Smoothing the Learning Curve
The full article was originally published by Chris Mueller on HelloIOTA. Read the full article here.
Gone are the days of IRI and a basic GUI light wallet. With the project’s scope now in clear view, it’s imperative that the learning curve remains smooth enough for newcomers.
Technical debt, aka piled up old code, is cited as one of the reasons for moving away from IRI. It’s important to realize that the relationship between confusing-jargon:unproductive-newcomer is equivalent to the relationship between technical-debt:unproductive-developer. “IRI” has been mentioned twice already … don’t worry if you’re not entirely sure what that means, because this is exactly what we’ll be exploring.
Schmucklos wrote a great article last month explaining IOTA from a high level. The article touched on data structure and transaction status, mostly focusing on features and other non-technical aspects of IOTA. After reading both that article and this section of the current article, we’ll have a solid foundation of IOTA’s basic terminology before moving on.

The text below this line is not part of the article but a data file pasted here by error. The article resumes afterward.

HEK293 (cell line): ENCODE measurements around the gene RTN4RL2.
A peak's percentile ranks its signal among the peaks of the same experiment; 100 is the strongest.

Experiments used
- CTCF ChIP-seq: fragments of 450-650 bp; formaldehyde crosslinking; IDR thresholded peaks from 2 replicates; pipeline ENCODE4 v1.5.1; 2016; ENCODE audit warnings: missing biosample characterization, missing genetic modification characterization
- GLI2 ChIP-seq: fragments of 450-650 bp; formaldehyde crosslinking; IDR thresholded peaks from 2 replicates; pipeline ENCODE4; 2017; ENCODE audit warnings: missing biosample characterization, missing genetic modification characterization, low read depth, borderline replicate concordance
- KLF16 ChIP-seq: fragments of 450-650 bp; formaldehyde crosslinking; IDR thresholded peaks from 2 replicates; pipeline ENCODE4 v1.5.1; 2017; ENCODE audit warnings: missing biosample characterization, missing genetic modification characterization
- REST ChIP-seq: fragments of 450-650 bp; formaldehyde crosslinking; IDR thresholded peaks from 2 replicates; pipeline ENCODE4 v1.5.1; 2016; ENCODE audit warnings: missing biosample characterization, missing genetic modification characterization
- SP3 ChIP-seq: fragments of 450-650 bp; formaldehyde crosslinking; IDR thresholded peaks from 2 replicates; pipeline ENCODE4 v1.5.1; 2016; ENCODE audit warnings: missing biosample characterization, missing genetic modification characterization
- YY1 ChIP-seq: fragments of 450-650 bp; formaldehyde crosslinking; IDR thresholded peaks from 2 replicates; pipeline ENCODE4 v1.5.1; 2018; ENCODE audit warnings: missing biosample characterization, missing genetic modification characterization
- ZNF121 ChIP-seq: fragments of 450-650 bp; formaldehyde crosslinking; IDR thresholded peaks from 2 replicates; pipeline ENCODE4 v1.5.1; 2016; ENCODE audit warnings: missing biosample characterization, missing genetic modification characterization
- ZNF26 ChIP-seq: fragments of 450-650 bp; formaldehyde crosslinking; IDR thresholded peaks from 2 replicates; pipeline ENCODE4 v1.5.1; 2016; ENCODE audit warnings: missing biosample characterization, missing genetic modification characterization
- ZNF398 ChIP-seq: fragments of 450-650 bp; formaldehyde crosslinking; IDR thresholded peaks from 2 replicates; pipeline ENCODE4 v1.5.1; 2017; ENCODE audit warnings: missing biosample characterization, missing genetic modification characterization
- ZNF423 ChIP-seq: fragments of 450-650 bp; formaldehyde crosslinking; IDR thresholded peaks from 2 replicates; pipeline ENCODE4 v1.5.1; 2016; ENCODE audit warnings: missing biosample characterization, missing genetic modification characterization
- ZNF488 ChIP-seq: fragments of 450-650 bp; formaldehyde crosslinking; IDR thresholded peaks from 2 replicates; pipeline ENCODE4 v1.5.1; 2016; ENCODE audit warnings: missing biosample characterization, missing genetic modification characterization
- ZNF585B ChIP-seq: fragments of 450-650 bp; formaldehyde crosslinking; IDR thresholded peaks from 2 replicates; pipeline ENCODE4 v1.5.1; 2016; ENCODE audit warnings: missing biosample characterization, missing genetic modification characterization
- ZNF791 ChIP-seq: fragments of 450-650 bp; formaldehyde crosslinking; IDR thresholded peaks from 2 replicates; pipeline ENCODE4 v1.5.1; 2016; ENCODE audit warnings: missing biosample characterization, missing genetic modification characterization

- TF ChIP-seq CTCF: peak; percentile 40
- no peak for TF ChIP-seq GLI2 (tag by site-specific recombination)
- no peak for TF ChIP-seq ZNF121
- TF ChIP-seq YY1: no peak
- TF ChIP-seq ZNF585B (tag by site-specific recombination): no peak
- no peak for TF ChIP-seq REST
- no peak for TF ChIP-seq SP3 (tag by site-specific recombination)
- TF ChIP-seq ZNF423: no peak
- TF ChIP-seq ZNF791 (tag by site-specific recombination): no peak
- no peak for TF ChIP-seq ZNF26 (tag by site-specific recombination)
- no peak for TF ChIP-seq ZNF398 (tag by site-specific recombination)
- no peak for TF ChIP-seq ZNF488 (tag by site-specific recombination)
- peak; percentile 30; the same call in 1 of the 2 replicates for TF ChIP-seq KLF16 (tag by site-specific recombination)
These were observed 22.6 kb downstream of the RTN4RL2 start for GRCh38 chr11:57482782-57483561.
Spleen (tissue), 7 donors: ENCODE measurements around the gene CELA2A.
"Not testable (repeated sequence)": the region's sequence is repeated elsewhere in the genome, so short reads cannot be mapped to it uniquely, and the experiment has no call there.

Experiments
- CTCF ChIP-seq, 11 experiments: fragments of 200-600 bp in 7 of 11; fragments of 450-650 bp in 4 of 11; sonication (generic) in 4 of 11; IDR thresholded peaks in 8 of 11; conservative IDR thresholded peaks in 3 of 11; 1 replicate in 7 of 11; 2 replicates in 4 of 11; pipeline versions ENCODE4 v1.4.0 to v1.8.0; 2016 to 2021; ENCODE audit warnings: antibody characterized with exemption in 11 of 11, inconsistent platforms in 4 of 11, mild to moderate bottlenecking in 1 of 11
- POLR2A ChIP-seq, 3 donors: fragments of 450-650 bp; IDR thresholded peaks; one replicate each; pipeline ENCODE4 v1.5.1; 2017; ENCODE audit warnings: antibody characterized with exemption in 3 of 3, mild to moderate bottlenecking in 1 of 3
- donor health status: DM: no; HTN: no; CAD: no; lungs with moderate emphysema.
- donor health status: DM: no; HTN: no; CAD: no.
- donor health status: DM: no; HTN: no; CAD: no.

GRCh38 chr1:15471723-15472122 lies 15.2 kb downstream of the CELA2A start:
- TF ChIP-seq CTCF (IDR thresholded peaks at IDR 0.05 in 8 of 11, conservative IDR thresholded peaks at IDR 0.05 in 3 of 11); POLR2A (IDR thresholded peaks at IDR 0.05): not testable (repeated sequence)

IOTA is a distributed ledger. In its most basic form, this means there must be some number of interconnected computers running IOTA software. These computers are called nodes, and each node holds a full copy of the ledger going back to the most recent snapshot. A slew of transactions are continuously being encrypted and sent across the network to be verified by neighbors. All of these transactions, being governed by IOTA software’s rules of interaction, naturally give rise to a data structure/network topology that’s commonly referred to as the Tangle. If a transaction adheres to the rules of the software, it eventually becomes what’s called confirmed.
It’s easiest to visualize the mesh of transactions that naturally arises from the rules of the IOTA system: